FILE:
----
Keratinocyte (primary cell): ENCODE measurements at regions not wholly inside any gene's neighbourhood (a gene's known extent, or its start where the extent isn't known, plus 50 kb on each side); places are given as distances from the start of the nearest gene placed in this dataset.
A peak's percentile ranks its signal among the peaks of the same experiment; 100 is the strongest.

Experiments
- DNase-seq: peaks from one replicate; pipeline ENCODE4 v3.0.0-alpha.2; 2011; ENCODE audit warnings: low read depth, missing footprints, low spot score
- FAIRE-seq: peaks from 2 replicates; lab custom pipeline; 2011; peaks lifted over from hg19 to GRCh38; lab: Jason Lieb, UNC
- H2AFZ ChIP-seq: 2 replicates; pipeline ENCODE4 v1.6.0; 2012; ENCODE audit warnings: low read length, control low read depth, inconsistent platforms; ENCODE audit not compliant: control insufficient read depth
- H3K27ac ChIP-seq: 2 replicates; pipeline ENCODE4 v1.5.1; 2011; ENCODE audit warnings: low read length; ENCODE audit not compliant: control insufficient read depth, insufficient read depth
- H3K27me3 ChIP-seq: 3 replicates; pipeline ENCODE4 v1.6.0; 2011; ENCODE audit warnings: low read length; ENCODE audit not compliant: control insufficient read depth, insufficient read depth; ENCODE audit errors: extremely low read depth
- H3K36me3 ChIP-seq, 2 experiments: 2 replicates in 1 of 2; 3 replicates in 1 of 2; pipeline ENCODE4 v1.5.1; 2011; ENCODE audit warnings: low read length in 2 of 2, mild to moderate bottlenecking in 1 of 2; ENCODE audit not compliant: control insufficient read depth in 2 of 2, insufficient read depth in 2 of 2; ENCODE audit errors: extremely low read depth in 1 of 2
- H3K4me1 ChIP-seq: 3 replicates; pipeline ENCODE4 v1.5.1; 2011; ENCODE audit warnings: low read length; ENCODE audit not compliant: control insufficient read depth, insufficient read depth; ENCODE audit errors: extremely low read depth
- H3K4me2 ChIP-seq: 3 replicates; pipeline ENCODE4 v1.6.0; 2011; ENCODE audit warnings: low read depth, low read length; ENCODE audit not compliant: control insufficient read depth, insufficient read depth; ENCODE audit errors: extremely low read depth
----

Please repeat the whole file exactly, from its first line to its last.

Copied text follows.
Keratinocyte (primary cell): ENCODE measurements at regions not wholly inside any gene's neighbourhood (a gene's known extent, or its start where the extent isn't known, plus 50 kb on each side); places are given as distances from the start of the nearest gene placed in this dataset.
A peak's percentile ranks its signal among the peaks of the same experiment; 100 is the strongest.

Experiments
- DNase-seq: peaks from one replicate; pipeline ENCODE4 v3.0.0-alpha.2; 2011; ENCODE audit warnings: low read depth, missing footprints, low spot score
- FAIRE-seq: peaks from 2 replicates; lab custom pipeline; 2011; peaks lifted over from hg19 to GRCh38; lab: Jason Lieb, UNC
- H2AFZ ChIP-seq: 2 replicates; pipeline ENCODE4 v1.6.0; 2012; ENCODE audit warnings: low read length, control low read depth, inconsistent platforms; ENCODE audit not compliant: control insufficient read depth
- H3K27ac ChIP-seq: 2 replicates; pipeline ENCODE4 v1.5.1; 2011; ENCODE audit warnings: low read length; ENCODE audit not compliant: control insufficient read depth, insufficient read depth
- H3K27me3 ChIP-seq: 3 replicates; pipeline ENCODE4 v1.6.0; 2011; ENCODE audit warnings: low read length; ENCODE audit not compliant: control insufficient read depth, insufficient read depth; ENCODE audit errors: extremely low read depth
- H3K36me3 ChIP-seq, 2 experiments: 2 replicates in 1 of 2; 3 replicates in 1 of 2; pipeline ENCODE4 v1.5.1; 2011; ENCODE audit warnings: low read length in 2 of 2, mild to moderate bottlenecking in 1 of 2; ENCODE audit not compliant: control insufficient read depth in 2 of 2, insufficient read depth in 2 of 2; ENCODE audit errors: extremely low read depth in 1 of 2
- H3K4me1 ChIP-seq: 3 replicates; pipeline ENCODE4 v1.5.1; 2011; ENCODE audit warnings: low read length; ENCODE audit not compliant: control insufficient read depth, insufficient read depth; ENCODE audit errors: extremely low read depth
- H3K4me2 ChIP-seq: 3 replicates; pipeline ENCODE4 v1.6.0; 2011; ENCODE audit warnings: low read depth, low read length; ENCODE audit not compliant: control insufficient read depth, insufficient read depth; ENCODE audit errors: extremely low read depth